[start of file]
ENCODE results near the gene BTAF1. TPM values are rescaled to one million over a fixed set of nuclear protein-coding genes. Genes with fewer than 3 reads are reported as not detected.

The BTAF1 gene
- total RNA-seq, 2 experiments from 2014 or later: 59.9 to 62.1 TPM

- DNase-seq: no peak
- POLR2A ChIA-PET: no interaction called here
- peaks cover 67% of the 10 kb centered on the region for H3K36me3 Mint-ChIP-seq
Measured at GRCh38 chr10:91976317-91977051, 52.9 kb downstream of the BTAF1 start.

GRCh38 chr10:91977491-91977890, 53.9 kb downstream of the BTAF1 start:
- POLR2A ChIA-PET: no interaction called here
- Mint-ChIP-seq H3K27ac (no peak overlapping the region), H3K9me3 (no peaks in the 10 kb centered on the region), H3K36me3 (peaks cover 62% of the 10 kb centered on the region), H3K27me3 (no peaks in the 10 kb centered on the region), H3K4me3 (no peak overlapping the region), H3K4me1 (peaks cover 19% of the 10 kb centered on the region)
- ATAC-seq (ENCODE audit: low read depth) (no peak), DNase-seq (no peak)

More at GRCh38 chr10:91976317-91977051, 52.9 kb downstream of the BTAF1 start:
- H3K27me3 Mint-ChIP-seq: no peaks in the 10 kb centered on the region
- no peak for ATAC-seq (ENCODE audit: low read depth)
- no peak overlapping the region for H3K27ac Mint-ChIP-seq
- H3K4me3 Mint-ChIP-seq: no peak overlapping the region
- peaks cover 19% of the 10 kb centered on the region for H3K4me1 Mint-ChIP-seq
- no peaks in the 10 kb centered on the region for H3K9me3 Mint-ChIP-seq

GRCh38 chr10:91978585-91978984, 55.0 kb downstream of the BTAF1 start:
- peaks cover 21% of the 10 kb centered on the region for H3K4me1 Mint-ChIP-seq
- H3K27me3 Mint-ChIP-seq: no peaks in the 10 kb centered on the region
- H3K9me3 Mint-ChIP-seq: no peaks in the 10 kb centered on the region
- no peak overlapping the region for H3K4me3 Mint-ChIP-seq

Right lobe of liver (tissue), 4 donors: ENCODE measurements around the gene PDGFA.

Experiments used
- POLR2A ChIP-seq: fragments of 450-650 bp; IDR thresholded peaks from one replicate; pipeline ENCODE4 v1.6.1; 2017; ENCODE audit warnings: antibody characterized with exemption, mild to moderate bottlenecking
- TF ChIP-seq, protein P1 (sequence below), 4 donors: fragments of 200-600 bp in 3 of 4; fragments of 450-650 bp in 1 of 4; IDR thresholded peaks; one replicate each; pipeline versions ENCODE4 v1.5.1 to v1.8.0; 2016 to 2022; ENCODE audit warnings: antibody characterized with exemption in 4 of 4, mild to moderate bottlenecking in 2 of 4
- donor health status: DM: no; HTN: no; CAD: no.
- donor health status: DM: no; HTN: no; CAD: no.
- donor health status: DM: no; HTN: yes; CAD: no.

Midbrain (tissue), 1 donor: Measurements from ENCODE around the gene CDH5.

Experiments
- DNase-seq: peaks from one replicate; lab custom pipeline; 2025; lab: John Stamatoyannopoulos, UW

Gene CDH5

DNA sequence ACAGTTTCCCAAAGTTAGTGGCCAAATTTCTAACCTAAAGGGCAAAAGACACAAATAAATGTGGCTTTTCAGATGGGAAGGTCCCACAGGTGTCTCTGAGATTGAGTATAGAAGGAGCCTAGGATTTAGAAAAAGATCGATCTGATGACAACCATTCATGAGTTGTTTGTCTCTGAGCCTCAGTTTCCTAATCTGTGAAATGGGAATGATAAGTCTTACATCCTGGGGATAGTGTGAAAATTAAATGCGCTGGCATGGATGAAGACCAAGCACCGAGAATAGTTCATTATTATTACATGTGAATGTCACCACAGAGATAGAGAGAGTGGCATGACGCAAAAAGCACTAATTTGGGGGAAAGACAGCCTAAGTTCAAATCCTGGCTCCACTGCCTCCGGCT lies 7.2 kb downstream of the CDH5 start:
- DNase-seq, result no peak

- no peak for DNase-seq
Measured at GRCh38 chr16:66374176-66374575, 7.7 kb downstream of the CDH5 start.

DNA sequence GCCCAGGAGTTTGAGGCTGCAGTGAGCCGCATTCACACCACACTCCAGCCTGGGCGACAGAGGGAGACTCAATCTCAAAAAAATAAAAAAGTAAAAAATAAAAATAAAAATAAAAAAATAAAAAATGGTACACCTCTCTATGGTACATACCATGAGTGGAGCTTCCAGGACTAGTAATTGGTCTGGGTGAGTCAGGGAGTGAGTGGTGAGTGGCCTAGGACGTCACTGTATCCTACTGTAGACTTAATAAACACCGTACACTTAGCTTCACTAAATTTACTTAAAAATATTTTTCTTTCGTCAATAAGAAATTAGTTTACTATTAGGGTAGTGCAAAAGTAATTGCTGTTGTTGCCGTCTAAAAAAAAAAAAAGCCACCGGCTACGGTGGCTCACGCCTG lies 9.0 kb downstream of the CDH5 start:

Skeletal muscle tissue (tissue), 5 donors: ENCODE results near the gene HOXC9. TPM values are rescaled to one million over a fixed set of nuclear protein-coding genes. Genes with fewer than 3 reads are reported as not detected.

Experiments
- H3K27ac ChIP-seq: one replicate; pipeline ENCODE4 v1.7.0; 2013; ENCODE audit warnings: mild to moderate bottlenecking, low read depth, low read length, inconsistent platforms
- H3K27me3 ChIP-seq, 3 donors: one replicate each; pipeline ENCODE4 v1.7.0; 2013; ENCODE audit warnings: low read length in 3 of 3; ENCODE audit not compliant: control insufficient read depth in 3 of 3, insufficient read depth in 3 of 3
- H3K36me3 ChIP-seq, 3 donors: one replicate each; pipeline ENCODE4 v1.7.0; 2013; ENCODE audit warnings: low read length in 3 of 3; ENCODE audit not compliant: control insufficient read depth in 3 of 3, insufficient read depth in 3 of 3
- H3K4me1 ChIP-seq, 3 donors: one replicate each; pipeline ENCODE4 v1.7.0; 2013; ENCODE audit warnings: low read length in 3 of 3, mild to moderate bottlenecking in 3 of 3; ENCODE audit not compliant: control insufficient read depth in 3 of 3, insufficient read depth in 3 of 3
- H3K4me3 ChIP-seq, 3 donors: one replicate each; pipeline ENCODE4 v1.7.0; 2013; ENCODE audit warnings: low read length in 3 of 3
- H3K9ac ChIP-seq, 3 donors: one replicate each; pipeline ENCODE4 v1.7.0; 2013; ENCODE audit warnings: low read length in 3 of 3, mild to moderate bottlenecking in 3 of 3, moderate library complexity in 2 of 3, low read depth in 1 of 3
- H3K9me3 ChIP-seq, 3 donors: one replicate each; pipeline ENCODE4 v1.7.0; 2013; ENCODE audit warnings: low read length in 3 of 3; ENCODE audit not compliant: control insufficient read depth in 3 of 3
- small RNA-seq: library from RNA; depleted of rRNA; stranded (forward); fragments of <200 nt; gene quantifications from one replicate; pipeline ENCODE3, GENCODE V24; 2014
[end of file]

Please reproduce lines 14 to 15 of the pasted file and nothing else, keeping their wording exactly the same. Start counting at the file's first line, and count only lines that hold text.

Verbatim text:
- no peak for ATAC-seq (ENCODE audit: low read depth)
- no peak overlapping the region for H3K27ac Mint-ChIP-seq